VATICAN CITY, May 5 – Pope Benedict XVI heads to the Middle East on Friday to plead for peace and reconcilation between Israelis and Palestinians, but the trip is already overshadowed by tense relations between Jews and Catholics.
Before embarking on the delicate mission nine years after his predecessor John Paul II’s groundbreaking trip to the region, the 82-year-old pontiff described it as a pilgrimage to pray for "unity and peace" in the region.
His spokesman Federico Lombardi said over Vatican television that the pope planned to "speak of reconciliation in a land that is crucial for dialogue among the great religions and peace in the world."
But while Israel may be looking to the visit to improve an image tarnished by its recent offensive against Hamas in Gaza, which left more than 1,300 Palestinians dead between December 27 and January 18, it comes against the backdrop of several sources of tension between Israel and the Holy See.
Little more than three months ago, the two sides were embroiled in a row over the pope’s decision to lift the ex-communication of a Holocaust-denying bishop, Richard Williamson of Britain.
That came on the heels of remarks by Benedict backing the sainthood dossier of Pope Pius XII, reviled by Jews for his passive stance during the Holocaust.
The most recent bone of contention arose last month when the Vatican sent a delegation to a UN conference on racism in Geneva, where Iranian President Mahmoud Ahmadinejad lambasted Israel as a "racist" and "cruel" regime, prompting 23 European Union delegations to walk out in protest.
Israel was among several countries that boycotted the conference, a follow-up to a 2001 meeting in Durban, South Africa.
That meeting saw a walkout by Israel and the United States over proposed language accusing Israel of committing war crimes against the Palestinians.
Some observers think the pope’s trip to the region is premature.
The Williamson affair has placed the pope in a weak position, and "the great danger is that Israel will take full advantage of it," a Vatican cardinal said on condition of anonymity.
Despite the strains, however, the pope’s visit is awaited "with a lot of benevolence," according to a spokesman for France’s Jewish community.
"We expect strong words from him expressing the (Roman Catholic) Church’s desire to pursue the Judeo-Christian dialogue begun (in the 1960s) with an irreversible forward direction," a representative of the umbrella Representative Council of Jewish Institutions in France told AFP.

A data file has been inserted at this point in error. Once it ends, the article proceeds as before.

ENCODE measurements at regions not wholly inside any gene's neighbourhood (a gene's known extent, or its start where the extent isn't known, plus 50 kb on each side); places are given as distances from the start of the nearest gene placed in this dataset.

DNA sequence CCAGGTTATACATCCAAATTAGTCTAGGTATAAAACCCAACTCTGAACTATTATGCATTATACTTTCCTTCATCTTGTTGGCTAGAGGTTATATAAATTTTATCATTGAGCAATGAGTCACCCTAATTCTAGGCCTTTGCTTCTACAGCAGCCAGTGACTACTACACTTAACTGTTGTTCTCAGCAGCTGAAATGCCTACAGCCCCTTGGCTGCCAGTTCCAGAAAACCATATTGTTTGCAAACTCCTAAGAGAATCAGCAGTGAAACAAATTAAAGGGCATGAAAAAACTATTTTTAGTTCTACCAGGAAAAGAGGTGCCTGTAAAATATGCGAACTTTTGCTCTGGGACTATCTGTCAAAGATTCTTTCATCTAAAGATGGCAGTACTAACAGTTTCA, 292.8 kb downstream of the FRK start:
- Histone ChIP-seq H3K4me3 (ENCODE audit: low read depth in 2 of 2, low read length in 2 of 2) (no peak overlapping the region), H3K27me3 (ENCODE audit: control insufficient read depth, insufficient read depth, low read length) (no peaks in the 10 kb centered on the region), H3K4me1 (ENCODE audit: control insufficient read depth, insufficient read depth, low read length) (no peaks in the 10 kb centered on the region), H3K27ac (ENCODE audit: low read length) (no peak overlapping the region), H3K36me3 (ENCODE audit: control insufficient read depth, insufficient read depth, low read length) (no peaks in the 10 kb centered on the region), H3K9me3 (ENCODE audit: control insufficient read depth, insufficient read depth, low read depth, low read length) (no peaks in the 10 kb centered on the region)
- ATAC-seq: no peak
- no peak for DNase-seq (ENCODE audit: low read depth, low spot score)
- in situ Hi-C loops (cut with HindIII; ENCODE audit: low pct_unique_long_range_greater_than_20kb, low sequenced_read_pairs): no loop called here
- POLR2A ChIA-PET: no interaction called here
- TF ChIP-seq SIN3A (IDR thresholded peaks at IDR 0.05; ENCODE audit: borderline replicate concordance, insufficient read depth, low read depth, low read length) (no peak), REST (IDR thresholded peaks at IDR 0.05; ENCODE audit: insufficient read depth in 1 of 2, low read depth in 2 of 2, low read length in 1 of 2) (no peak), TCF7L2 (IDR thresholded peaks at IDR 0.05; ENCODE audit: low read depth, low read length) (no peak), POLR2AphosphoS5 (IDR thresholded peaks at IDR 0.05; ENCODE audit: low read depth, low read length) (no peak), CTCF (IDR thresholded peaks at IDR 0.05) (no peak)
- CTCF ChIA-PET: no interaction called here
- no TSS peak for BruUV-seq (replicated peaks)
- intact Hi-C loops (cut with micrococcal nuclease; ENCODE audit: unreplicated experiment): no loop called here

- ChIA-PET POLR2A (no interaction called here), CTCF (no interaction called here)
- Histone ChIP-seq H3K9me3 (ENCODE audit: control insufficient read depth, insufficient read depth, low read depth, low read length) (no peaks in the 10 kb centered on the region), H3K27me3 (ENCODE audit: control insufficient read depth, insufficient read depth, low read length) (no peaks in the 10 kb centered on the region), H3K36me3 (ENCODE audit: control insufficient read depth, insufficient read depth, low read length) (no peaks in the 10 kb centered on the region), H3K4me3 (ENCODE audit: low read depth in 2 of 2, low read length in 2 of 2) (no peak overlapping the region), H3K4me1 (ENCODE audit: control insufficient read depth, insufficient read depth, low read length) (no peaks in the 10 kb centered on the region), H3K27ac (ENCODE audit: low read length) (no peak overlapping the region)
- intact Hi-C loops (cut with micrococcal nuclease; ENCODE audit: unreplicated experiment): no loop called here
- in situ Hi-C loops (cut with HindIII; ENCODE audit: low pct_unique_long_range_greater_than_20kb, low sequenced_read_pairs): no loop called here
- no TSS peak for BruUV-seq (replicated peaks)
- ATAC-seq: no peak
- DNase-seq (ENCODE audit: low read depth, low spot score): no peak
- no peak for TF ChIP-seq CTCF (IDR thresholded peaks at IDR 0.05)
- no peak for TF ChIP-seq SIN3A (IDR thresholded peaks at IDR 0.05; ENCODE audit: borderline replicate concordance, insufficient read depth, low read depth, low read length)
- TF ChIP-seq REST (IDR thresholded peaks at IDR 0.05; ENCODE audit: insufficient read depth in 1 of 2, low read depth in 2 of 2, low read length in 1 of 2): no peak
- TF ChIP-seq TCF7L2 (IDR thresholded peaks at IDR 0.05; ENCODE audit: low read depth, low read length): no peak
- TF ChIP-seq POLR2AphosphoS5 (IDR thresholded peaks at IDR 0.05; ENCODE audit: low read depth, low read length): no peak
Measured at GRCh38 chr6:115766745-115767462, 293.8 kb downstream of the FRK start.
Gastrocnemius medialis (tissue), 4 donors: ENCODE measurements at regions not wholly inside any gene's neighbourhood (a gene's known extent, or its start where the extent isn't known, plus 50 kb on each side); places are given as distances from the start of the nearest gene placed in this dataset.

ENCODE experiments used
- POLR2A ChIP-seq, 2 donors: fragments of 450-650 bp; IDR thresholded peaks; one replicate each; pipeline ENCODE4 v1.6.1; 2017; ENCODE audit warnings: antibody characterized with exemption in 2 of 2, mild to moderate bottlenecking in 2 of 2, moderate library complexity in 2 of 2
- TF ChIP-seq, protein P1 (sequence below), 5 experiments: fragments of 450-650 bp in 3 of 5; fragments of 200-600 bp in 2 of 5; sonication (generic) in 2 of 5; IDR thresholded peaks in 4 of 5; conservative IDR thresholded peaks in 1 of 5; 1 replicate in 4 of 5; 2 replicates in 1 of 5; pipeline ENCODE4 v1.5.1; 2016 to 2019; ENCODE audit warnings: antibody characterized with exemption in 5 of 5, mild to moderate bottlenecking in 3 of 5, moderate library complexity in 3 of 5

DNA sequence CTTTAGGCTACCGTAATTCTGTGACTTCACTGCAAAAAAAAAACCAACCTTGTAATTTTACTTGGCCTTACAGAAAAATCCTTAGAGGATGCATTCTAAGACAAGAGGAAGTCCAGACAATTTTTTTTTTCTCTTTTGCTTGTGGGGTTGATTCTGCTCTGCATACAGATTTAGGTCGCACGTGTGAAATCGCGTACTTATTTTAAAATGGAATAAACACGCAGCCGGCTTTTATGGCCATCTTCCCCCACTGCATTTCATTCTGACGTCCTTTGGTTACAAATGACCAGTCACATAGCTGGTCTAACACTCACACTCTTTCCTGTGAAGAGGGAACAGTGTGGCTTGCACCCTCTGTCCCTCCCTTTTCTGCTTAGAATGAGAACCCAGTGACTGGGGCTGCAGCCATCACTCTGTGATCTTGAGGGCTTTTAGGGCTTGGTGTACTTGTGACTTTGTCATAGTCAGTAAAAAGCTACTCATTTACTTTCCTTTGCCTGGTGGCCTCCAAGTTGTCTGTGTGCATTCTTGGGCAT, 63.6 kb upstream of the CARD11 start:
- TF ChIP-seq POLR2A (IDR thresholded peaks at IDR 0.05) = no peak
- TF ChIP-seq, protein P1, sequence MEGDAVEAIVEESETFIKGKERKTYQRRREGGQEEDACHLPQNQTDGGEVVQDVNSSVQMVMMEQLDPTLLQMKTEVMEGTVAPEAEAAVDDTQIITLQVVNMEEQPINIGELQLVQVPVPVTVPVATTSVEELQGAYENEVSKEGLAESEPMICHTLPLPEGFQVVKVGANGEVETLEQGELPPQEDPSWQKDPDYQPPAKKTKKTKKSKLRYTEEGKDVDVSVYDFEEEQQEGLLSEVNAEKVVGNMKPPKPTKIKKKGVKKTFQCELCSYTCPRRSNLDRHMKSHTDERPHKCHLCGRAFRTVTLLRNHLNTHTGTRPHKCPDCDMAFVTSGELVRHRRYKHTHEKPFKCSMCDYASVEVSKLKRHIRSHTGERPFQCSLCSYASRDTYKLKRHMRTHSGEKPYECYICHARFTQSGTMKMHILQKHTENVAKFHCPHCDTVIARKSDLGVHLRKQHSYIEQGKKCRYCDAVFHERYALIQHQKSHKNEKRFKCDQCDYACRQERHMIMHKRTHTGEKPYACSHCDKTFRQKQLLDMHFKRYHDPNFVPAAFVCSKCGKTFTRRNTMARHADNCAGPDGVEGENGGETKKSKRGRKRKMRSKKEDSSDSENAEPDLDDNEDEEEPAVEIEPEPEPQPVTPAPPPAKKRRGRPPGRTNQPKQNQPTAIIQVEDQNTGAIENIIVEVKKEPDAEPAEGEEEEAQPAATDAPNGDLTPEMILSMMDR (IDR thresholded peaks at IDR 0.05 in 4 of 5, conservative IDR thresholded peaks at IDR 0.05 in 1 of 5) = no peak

He was referring to the Second Vatican Council, when the Church dropped its longstanding position that Jews were responsible for the crucifixion of Jesus Christ.
For its part the Church laments the difficult conditions endured by Christians in Israel.
Most of them Arab, they make up some two percent of Israel’s population of some seven million.
Many are simply leaving the country, prompting fears that the Catholic presence will virtually evaporate from the cradle of Christianity.
Meanwhile the return to power on March 31 of the ultraconservative Benjamin Netanyahu has made a resolution to the Israel-Palestinian conflict appear more remote than ever.
The pope will have occasion to broach all these themes during a busy programme that will include some 30 speeches or homilies over eight days.
Benedict will follow in the footsteps of John Paul II in 2000, including a stop in Mount Nebo, where the Bible says God showed the Promised Land to Moses.
The crowning moment of the late Polish pope’s tour was a visit to Jerusalem’s Western Wall, known more commonly as the Wailing Wall, a key site of prayer for Jews.
Benedict is to preside over four public masses, in the Jordanian capital Amman, as well as in Jerusalem, Bethlehem and Nazareth.
The pope is expected to stress humanitarian concerns with visits to Amman’s Regina Pacis centre for the handicapped, a children’s hospital in Bethlehem and a refugee camp also in Bethlehem, believed to be Jesus’ birthplace.
While there, he will also speak directly to Palestinians.
"Benedict XVI’s trip is similar to that of John Paul II’s (in wanting to) preserve and deepen the (Christian) heritage, including that which concerns the dialogue with Judaism," wrote Norbert Hofmann, secretary of the Vatican’s commission for relations with Jews, in the Holy See newspaper L’Osservatore Romano.
However Benedict’s contacts with Muslims will have a higher profile, notably with a longer stop in Jordan and the first papal visit to Jerusalem’s Dome of the Rock, the third holiest site of Islam.